Throughout the game, characters get slightly upgraded attacks, in addition to the usual short-term powerups. All manner of unlockables are scattered throughout the levels, as well. For the most part, these take the form of new characters to use in the multiplayer arena portion of the game, which is separate from the campaign. We didn't find this mode particularly fun, especially when compared to, say, Super Smash Brothers Melee, but it does add a bit of value and longevity to what is otherwise a fairly short, straightforward experience.
Perhaps the best part of Teen Titans is the story. It's hardly an Alan Wake style narrative, but for fans of the show, there are lots of jokes and references to previous events. One of the best things about the cartoon was that the characters often break the fourth wall, talking directly to the audience. This happens in the game as well. Some of the levels are outright bizarre, most notably a level controlled by a villainous magician, who summons giant evil bunnies as minions. (Yes, it's as fun as it sounds.) My kids really enjoyed the game, and played through it with me once, and again on their own several times.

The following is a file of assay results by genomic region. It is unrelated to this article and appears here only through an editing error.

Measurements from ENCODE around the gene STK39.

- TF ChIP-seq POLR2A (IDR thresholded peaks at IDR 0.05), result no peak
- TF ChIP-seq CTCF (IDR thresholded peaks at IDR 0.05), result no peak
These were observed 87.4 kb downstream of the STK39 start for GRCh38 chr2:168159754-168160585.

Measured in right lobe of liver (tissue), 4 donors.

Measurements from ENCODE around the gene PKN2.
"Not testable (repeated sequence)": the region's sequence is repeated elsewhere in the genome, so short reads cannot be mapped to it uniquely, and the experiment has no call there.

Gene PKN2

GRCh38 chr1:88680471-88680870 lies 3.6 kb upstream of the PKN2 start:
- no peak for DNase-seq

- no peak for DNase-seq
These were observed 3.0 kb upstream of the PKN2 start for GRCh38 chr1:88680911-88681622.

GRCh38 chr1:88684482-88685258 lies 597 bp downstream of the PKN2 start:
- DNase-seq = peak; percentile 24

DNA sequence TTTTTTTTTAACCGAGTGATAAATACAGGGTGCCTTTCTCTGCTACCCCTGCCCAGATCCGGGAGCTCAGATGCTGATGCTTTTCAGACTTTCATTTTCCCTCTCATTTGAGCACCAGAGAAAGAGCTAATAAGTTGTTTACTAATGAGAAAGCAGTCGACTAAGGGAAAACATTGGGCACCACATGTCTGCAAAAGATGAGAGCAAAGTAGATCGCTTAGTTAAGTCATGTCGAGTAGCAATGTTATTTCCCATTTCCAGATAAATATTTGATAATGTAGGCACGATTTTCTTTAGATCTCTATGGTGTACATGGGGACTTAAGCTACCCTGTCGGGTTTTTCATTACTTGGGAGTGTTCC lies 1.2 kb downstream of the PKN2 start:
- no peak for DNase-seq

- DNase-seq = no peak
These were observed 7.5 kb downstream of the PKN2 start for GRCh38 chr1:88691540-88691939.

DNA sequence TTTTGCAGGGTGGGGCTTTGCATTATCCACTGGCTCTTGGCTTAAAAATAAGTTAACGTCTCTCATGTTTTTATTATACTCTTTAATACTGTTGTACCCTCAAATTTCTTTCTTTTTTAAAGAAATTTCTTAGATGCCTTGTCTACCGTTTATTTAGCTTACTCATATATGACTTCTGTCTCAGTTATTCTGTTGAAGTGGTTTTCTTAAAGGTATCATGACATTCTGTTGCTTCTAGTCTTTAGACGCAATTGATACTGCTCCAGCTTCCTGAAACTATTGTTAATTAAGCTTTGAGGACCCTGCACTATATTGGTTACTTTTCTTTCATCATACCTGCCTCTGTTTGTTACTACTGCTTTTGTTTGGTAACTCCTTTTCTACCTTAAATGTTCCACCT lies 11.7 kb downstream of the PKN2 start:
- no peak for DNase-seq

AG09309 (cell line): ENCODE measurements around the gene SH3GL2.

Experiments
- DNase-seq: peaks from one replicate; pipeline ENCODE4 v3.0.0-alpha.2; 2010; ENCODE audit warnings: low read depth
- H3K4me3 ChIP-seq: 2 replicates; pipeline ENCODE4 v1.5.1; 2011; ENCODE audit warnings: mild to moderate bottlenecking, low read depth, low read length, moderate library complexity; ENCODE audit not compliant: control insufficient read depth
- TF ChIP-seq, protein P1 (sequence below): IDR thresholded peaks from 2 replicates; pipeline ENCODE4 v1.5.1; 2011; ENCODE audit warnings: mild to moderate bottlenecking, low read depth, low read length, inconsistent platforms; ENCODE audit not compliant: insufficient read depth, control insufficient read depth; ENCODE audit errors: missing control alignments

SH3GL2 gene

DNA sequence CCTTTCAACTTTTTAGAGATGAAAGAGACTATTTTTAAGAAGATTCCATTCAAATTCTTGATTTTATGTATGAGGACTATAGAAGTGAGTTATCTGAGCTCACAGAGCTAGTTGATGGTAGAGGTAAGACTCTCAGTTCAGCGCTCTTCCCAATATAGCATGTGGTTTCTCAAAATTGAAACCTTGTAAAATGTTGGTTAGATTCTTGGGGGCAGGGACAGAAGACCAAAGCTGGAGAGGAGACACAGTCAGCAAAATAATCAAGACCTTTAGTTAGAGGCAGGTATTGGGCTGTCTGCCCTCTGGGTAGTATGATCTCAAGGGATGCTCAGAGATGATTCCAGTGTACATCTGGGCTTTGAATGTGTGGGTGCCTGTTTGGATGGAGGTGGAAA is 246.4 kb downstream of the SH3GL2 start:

As a previous-gen title, Teen Titans can probably be found very cheaply. Wii owners will have no problems playing the Gamecube version, nor will PS3 owners have trouble with the previous-gen version for Sony's console, but Xbox 360 owners are out of luck. The Teen Titans cartoon is regularly repeated, so many kids today will likely be familiar with it. For young fans of the show, the Teen Titans game is certainly worth a look, though older gamers will likely find it merely average.